Occasional blogging, mostly of the long-form variety.

Tuesday, September 07, 2010

Coming Home From War

The Iraq War isn't really over, and the war in Afghanistan certainly isn't. But some military personnel are getting to come home, if briefly, and those returns often raise significant challenges.

Back on 8/26/10, NPR's To the Point aired a good program on "The Joys and Sorrows of Coming Home" from Iraq and Afghanistan. As the blurb describes:

America's combat role in Iraq has ended, and tens of thousands of returning troops are repopulating military bases and nearby towns all over the country. But history shows that many joyous welcomes are bound to go sour with marital problems, crime and suicide likely to increase in the months to come. Are the military services and the Veterans' Administration ready to help so many people recover from wounds and shake off the mental burdens of combat? Will civilians recognize their sacrifice? Will ongoing controversy over the war itself tarnish the rewards of coming home?

On PBS tonight, one of the local stations aired the P.O.V. documentary, "The Way We Get By." It's about a group of senior citizens up in Bangor, Maine, who greet the high number of arriving and departing troops at the airport. It's picked up a few nominations and awards. As filmmaker Aron Gaudet explains:

It's really a personal story not a political one. That goes for the greeters themselves as well. They have different views on the war, but their main goal is to support the troops.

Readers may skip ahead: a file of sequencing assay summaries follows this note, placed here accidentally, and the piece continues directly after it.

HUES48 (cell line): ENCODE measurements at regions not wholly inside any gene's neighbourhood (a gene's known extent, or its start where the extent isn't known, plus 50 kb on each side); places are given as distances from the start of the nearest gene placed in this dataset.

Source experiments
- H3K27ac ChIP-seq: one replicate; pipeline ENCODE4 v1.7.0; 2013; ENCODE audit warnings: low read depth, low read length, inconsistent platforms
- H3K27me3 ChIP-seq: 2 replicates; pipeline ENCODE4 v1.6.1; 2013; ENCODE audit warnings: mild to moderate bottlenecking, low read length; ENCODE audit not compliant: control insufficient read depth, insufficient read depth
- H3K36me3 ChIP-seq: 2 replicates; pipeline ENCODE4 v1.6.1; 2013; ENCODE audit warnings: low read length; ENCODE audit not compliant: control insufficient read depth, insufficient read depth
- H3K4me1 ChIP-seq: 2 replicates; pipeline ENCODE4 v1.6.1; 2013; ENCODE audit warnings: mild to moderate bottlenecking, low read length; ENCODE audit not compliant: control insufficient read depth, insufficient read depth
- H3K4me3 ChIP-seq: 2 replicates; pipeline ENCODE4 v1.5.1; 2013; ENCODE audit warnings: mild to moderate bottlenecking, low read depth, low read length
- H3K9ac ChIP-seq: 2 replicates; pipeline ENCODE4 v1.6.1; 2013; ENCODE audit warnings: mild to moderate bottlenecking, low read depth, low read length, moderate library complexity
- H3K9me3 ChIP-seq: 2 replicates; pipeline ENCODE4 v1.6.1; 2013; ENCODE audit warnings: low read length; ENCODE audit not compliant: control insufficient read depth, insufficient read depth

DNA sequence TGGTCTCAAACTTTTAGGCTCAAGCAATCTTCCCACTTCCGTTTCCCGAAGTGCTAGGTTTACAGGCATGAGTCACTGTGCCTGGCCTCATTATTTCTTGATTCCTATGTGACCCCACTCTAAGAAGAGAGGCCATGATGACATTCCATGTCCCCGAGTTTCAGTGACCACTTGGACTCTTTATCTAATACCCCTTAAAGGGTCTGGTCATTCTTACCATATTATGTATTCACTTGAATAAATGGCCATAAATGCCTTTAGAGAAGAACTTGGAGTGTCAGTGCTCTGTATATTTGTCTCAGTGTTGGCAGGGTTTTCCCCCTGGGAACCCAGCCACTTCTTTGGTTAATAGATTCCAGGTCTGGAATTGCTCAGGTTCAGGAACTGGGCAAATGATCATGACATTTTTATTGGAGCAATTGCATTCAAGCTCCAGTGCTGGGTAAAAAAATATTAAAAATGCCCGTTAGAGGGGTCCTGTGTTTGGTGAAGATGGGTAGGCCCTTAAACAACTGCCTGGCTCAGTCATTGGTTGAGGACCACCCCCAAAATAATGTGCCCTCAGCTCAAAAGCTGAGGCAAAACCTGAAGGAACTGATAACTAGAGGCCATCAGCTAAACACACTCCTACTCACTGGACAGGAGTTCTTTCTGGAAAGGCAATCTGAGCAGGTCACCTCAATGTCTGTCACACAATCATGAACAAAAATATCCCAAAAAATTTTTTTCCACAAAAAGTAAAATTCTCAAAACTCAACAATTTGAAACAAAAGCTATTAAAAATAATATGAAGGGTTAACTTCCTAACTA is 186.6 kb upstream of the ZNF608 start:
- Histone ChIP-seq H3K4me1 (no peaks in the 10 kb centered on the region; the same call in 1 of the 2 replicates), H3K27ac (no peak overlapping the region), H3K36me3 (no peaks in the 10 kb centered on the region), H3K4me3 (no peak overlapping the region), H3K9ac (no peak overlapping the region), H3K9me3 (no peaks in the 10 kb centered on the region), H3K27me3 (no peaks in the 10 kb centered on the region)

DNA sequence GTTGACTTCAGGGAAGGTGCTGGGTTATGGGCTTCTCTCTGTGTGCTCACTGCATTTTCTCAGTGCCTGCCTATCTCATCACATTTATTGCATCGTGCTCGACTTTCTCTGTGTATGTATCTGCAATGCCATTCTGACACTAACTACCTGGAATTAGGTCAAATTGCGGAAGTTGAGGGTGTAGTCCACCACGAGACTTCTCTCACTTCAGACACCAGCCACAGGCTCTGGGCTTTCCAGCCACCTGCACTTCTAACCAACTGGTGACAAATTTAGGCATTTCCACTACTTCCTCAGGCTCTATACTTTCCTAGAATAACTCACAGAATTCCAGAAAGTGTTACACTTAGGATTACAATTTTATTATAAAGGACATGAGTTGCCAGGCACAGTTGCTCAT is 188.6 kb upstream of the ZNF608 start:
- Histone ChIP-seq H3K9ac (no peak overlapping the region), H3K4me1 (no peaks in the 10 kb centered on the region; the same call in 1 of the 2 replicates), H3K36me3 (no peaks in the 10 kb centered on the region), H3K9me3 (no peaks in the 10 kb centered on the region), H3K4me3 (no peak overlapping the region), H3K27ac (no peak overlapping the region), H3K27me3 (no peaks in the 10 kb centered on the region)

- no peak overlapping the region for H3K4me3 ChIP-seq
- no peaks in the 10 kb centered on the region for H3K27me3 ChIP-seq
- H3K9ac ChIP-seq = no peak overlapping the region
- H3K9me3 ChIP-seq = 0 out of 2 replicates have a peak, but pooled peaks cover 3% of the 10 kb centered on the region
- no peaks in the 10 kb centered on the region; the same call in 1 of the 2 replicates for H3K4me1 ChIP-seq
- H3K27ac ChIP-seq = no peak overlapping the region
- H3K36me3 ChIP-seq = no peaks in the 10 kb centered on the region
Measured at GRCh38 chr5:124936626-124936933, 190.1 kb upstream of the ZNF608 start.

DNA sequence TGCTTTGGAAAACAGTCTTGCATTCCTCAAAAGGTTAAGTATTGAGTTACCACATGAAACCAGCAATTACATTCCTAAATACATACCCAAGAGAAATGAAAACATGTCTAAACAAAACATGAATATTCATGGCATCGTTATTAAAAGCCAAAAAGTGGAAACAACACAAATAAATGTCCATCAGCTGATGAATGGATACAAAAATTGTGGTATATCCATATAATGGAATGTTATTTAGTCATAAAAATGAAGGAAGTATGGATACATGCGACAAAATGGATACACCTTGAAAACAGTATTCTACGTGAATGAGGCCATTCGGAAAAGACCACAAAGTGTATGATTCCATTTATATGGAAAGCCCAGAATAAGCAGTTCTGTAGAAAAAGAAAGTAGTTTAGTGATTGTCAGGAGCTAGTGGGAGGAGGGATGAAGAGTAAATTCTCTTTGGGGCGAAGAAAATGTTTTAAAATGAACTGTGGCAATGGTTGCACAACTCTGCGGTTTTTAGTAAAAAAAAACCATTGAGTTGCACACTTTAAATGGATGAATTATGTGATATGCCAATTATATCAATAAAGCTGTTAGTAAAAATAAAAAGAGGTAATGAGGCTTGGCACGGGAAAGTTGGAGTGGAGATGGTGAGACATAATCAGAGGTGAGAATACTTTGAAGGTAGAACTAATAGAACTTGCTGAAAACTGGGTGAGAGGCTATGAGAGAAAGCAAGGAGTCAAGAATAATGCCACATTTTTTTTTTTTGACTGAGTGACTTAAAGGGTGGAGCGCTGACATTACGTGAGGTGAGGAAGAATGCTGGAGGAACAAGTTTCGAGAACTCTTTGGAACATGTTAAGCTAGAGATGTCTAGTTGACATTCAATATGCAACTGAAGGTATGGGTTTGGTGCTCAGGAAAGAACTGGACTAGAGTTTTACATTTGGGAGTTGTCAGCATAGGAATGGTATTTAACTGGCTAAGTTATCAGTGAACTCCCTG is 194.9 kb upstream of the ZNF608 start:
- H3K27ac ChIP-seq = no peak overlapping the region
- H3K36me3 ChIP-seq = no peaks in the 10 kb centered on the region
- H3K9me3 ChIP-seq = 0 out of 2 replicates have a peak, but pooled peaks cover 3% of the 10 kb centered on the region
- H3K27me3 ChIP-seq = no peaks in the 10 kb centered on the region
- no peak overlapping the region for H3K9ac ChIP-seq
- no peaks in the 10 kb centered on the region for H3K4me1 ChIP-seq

The film focuses on three of the greeters (one, Joan, is the filmmaker's mom). While we see many scenes of greeting, and hear what it means to both the troops and the greeters, there's also plenty of time spent on the greeters' lives otherwise. They face some pretty tough situations, such as cancer, or having to give away cherished pets due to cost. They've lost spouses, and in one case, a child. One of the more touching tiny moments is when Joan mentions to a departing soldier that two of her grandkids will be shipping out soon, and he smiles and reassures her they'll be fine. Joan's there to support them, and the greeters are much appreciated by the troops, for the pats on the back, the warmth, and the cell phones they hand them to call home when they get off the plane. But this soldier senses her anxiety and reaches out in turn. Later on, we see more about Joan and her grandkids. Despite the reassurances, she frets, "They're in the middle of a war, how can they be safe?" (If you follow the link above, you can see comments about the film, including some from troops who were greeted.)

In the "personal not political" aspect, this doc reminded me of The Messenger, the narrative film about a death notification detail stateside. (It's the second film I reviewed here.) If you haven't seen it yet, it's excellent, but be prepared for some gut-wrenching scenes. As Woody Harrelson's character Captain Tony Stone says, there's "no such thing as a satisfied customer."

Lastly, hearing the To the Point program made me think of Homer's homecoming in the post WWII film, The Best Years of Our Lives (1946). Homer was played by Harold Russell, and if you don't know his story, it's worth reading. Here's the opening of the film (this one never fails to get me):

(Some previous posts have covered PTSD, and then there's the War Series.)

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